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Ukraine war surge ‘deeply troubling’: New UN rights chief


GENEVA: New United Nation The head of rights has warned of the escalating conflict in Ukraine as he began posting on Monday, stressing that civilians must be protected.
“Any escalation in the war worries us deeply and it is happening in Ukraine,” said United Nations High Commissioner for Human Rights Volker. Turkish told reporters in Geneva on his first day on the job.
Earlier on Monday, Russia launched a new attack on Kyiv uses what Ukraine’s presidential office says are “kamikaze drones”.
“We’ve received reports from our colleagues on the ground about these drone attacks,” said Turk, who succeeded former Chilean president Michelle Bachelet, who leads the rights office of the Chilean government. United Nations said.
“The most important thing is that civilians, civilians are not targeted,” he said, warning that “this is very difficult in densely populated urban areas.”
Monday’s attacks come exactly a week after Moscow unleashed a massive two-day wave of missiles into the Ukrainian capital and across the country.
The deadly attacks from October 10-11 marked the largest wave of attacks in months in the conflict that began with the all-out invasion of Russia on February 24 and sparked a wave of protests. vehemently around the world.
Turk, 57, an Austrian national and a United Nations veteran, stressed that respecting international law was “extremely important”.
‘De-escalate’
“The big call is to de-escalate and find ways and means to respect international law,” he said.
“Ultimately, it’s about people who don’t take part in war, and they need to be protected.”
Turk, who was most recently assistant United Nations Secretary-General Antonio Guterres for policy, said he was taking on the new job at “a very important time”.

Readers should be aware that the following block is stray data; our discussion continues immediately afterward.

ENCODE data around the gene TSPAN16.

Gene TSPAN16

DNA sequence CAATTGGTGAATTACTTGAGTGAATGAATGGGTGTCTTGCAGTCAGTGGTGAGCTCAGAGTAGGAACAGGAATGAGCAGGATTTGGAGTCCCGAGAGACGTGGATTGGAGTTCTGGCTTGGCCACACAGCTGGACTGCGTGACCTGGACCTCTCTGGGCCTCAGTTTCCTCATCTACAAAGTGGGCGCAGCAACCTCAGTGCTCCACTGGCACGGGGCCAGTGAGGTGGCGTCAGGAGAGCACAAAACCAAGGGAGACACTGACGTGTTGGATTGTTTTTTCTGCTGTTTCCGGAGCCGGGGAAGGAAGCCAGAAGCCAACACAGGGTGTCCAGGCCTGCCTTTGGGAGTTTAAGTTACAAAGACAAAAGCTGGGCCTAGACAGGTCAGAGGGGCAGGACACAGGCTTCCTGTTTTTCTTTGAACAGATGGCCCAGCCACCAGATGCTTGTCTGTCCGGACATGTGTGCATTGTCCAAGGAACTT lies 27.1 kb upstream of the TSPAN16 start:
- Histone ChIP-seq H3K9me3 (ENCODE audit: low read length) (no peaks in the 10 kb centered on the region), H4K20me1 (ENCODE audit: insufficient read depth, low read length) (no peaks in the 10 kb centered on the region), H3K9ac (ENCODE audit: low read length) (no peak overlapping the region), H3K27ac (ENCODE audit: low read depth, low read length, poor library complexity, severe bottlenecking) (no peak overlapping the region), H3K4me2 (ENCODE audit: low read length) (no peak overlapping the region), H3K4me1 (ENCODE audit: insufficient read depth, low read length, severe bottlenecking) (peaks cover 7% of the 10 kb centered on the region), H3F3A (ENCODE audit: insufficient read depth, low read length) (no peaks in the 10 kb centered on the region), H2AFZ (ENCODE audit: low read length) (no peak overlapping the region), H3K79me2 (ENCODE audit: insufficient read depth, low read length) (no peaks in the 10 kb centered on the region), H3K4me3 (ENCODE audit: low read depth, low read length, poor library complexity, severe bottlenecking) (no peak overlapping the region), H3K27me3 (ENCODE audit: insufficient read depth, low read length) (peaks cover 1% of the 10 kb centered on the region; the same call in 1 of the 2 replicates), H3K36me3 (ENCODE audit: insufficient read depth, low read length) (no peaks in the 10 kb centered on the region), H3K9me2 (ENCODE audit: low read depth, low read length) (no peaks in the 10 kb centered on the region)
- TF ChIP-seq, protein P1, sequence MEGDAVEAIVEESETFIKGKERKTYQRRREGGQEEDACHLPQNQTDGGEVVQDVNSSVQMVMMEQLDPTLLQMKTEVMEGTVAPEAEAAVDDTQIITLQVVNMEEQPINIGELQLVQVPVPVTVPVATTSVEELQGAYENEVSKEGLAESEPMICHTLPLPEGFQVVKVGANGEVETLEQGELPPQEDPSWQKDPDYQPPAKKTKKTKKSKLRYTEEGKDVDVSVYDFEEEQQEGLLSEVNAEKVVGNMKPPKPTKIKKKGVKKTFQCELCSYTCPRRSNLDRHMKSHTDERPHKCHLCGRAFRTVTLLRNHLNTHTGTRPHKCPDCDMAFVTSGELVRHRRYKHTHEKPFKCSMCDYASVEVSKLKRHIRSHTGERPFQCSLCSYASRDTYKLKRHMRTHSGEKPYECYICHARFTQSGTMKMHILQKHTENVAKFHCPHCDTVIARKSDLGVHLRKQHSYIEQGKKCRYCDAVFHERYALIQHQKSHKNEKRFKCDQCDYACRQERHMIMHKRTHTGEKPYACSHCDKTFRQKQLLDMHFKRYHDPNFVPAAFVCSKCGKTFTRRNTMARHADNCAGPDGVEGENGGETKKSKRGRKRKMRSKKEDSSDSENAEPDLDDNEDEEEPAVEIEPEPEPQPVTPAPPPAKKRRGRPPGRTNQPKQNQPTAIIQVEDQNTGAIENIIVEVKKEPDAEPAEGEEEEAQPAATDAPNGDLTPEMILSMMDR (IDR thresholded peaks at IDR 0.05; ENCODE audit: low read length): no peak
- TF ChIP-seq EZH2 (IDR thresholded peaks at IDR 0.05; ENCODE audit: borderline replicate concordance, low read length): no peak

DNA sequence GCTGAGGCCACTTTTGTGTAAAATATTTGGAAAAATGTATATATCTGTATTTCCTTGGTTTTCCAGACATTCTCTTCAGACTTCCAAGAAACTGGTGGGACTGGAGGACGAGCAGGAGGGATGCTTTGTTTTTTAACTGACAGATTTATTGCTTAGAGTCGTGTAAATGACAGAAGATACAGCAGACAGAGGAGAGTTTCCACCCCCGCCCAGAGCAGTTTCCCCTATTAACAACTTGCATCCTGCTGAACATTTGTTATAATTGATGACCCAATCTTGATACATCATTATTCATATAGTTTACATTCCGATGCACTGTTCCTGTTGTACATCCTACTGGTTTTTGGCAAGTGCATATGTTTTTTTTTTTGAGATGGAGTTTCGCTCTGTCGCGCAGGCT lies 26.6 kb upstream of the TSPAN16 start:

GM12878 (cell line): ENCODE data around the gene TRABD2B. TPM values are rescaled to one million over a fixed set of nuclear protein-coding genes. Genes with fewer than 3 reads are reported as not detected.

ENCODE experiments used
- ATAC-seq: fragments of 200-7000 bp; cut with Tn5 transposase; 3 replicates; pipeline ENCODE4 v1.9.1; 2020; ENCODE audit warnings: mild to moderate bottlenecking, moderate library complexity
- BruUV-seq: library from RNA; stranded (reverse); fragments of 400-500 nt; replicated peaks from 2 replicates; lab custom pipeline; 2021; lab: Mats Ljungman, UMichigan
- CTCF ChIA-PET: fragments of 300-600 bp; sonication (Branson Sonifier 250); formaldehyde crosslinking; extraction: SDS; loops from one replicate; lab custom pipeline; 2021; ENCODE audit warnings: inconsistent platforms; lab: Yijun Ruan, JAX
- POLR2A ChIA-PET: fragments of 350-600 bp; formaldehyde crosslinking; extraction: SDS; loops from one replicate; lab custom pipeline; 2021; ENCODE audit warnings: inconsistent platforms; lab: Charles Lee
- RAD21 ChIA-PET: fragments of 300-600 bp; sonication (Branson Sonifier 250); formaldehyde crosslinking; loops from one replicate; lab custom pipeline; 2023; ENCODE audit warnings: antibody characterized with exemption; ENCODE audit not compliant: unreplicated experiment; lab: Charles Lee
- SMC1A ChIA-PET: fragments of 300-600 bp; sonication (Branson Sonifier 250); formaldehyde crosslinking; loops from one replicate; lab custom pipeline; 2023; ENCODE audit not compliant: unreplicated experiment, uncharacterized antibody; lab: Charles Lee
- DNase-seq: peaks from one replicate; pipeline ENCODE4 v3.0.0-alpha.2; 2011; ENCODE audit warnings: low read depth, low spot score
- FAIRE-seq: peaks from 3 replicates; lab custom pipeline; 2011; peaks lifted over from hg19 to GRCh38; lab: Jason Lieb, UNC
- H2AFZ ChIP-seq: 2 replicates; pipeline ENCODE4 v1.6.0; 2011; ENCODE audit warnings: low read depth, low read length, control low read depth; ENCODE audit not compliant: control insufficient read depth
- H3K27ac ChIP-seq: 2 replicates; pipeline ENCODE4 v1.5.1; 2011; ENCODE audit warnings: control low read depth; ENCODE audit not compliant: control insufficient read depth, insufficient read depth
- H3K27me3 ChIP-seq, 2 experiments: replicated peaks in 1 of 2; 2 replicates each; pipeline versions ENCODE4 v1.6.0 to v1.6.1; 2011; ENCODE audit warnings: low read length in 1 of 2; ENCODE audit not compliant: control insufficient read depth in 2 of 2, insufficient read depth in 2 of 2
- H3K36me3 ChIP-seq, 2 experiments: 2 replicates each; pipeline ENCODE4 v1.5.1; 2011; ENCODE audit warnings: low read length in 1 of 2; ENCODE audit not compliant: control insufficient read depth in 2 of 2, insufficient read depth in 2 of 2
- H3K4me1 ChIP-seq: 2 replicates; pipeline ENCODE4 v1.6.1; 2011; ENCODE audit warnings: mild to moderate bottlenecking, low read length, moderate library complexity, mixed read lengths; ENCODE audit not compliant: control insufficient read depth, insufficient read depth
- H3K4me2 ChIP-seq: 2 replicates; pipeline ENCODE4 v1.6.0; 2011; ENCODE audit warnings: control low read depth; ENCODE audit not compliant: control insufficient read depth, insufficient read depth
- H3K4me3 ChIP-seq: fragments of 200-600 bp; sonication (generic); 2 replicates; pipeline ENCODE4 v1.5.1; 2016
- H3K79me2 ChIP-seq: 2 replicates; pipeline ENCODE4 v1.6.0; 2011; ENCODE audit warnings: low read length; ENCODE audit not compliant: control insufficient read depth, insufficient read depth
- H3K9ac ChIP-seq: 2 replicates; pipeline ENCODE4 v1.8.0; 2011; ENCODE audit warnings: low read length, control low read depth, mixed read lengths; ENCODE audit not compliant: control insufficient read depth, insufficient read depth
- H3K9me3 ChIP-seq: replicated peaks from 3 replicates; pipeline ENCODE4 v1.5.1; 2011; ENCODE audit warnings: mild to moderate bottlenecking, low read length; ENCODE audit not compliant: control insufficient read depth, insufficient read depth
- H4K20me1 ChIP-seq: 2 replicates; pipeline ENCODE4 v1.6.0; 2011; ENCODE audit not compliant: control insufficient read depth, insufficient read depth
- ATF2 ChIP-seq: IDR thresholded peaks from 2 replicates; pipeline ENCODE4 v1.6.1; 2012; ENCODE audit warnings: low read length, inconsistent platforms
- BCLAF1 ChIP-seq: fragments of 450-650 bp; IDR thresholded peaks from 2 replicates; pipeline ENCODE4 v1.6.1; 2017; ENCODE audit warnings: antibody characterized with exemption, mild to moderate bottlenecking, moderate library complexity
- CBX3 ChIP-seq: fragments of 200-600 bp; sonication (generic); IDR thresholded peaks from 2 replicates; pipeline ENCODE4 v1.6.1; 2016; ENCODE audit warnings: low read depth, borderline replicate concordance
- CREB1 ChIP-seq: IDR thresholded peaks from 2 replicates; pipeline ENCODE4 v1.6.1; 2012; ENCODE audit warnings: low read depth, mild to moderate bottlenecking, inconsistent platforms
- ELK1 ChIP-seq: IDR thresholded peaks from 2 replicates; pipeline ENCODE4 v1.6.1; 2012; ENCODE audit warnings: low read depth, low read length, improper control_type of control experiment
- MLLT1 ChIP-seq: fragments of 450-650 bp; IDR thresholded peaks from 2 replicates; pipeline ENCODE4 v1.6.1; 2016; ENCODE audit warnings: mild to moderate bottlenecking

Pointing to the devastating war in Ukraine, as well as the violence and conflict raging in many other parts of the world, he said it was important to “have a very strong focus on human rights.”
“We have seen a lot of division around the world, but also incredible obstacles on gender issues, on civic space, on utter contempt for people,” he said. human life in war.
Turk is sure to cut his work on a wide range of issues, including the Ukraine conflict, the war in the Tigray region of Ethiopia, and the situation in Afghanistan since Talibanwas taken over last year.
The situation in China’s Xinjiang region is also heavy on the agenda.
Minutes before leaving office at the end of August, Bachelet released a long-awaited report outlining crimes against humanity against the Uyghurs and other Muslim minorities there. , but leaves the complicated follow-up work to a successor.
During a brief meeting with journalists on Monday, Turk did not discuss specific cases, but stressed that “we need to return to a deep understanding of why it is important to respect International law.”
“For me, human rights are the common language of humanity. It unites us. It is not meant to divide us.”
Turk vowed that as the UN’s head of rights he would be “guided by the impact we can have on people’s lives and how they interact with each other, how they interact with nature and with future generations.

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